Featured

25

Apr
2017

Belize Food

Posted By : Tropic Air/ 1913

Belize’s abundant cultural interaction makes for an incredible diversity of foods. As tourism has increased, so has the availability of international cuisine countrywide and whilst the mainstay of Belizean fare is undoubtedly stewed chicken, rice and beans served with plantain, potato salad or coleslaw, every region has at least one or two specialties based on its cultural heritage.

Corozal maintains a strong Mexican influence.  Corn is a staple here and used in the making of tamale, a corn based dough called masa surrounding chicken, wrapped in a banana or plantain leaf served with a juicy tomato based sauce. Traditionally the tamale was prepared by the ancient Maya for feasts.  Today they are eaten by everyone. Dukunu another delicacy is made from the ground and roasted corn kernels steamed in corn husks.

Making tamales over an open fire hearth: ©JCCUELLAR.COM

Most street corners in Belize towns, have their own taco stands and local favorites but Orange Walk arguably has the best. Tacos, a rolled corn tortilla with meat filling can be spicy or not, and make for a delicious breakfast. Orange Walk tacos are shipped countrywide by Tropic Air via our cargo department, so wherever it is likely that will be able to enjoy them or you can get them flown in specially.

Tacos in Orange Walk: © Tropic Air

The cuisine of Ambergris Caye one of the main tourist destinations of the country has absorbed influences from around the country and here you will find every kind of Belizean delicacy, as well as international cuisine, with an emphasis on seafood. With dishes ranging from Japanese sushi, to Italian pizza, to Salvadoran pupusas, your taste buds won’t be disappointed. Lobster and Conch are seasonal and the local specialty of ceviche, is usually made with either of these raw and then “cooked” with lime juice, cucumber and habanero pepper.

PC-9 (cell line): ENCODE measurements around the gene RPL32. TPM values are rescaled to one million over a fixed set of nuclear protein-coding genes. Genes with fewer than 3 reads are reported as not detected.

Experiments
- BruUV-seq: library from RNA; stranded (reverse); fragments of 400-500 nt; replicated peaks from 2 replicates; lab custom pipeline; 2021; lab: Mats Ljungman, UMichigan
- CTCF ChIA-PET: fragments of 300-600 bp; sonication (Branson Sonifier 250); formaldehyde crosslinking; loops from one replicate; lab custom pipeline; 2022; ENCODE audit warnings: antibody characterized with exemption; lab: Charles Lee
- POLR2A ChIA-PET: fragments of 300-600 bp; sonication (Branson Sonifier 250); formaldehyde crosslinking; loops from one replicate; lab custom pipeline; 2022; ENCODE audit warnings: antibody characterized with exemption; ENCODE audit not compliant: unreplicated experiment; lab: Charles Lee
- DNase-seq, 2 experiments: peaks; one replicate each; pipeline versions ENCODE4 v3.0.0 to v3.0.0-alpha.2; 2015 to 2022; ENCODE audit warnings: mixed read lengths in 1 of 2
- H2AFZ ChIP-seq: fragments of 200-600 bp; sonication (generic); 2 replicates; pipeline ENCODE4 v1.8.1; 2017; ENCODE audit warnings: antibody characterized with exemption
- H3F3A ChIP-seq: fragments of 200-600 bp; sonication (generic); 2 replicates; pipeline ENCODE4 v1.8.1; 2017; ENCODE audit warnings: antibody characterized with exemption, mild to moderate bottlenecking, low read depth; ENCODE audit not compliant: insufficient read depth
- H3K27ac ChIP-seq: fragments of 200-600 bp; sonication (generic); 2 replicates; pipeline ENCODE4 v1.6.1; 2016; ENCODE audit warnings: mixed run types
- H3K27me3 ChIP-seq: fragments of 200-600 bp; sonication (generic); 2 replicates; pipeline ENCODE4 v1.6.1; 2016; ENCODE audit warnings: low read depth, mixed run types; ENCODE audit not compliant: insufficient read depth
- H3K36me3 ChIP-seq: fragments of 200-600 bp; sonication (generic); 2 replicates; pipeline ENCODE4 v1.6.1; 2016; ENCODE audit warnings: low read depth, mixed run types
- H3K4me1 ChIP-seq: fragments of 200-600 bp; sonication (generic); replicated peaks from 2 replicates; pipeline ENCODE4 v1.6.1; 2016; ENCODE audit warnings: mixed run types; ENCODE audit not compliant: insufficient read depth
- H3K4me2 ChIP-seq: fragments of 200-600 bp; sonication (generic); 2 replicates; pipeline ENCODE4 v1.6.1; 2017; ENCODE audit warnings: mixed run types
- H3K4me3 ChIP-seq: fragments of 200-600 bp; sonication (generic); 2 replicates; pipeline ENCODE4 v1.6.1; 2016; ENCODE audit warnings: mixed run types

Shrimp Ceviche: ©JCCUELLAR.COM

In the South, in Placencia and the Cayo district, similar international cuisine is abundant whilst in Hopkins, and Dangriga (Stann Creek district), the traditional flavors reflect the strong Garifuna culture. Coconut milk, banana and plantain, fish and cassava root are all popular ingredients used to make the specialities of this region, which include Sere, a coconut based fish soup, and Hudut, consisting of mashed plantain.

As well as the staple, chicken with rice and beans,in Belize City, a diversity of fried chicken restaurants, offer a variation on a theme, creole and spicy, others oriental and crispy, all served with orange Fanta infused ketchup. With nicknames such as “kick down fence”, “Nice and Nasty”, “Freetown Kentucky” and “Greasy Bag”, who can resist this artery clogging indulgence!

Rice and Beans with Stew Chicken. © SanPedroScoop.com

Healthier fare is on offer in the Toledo district, where the indigenous Maya have a mainstay diet of corn and beans and whatever else is grown on their farm. The Midday meal is often caldo a clear soup eaten with tortillas and accompanied by the Maya cacao drink Kukuh which is a mixture of ground cocoa beans, pepper, corn and water. Along with the Maya there is a strong East Indian influence here and the local spices are added to make delicious curry.

Throughout Belize you will find three countrywide staples. The “Johnny Cake” a heavy bread eaten plain or with ham/cheese or chicken, traditionally cooked over an open flame, “Fry Jacks” deep fried flour tortillas, or “Pepper”. No Belizean meal would be complete without a bottle of hot sauce made with habanero chile peppers. This stuff is addictive and once you’ve tried it you will have it on everything, just like the locals do and be sure to take a bottle home for your friends.

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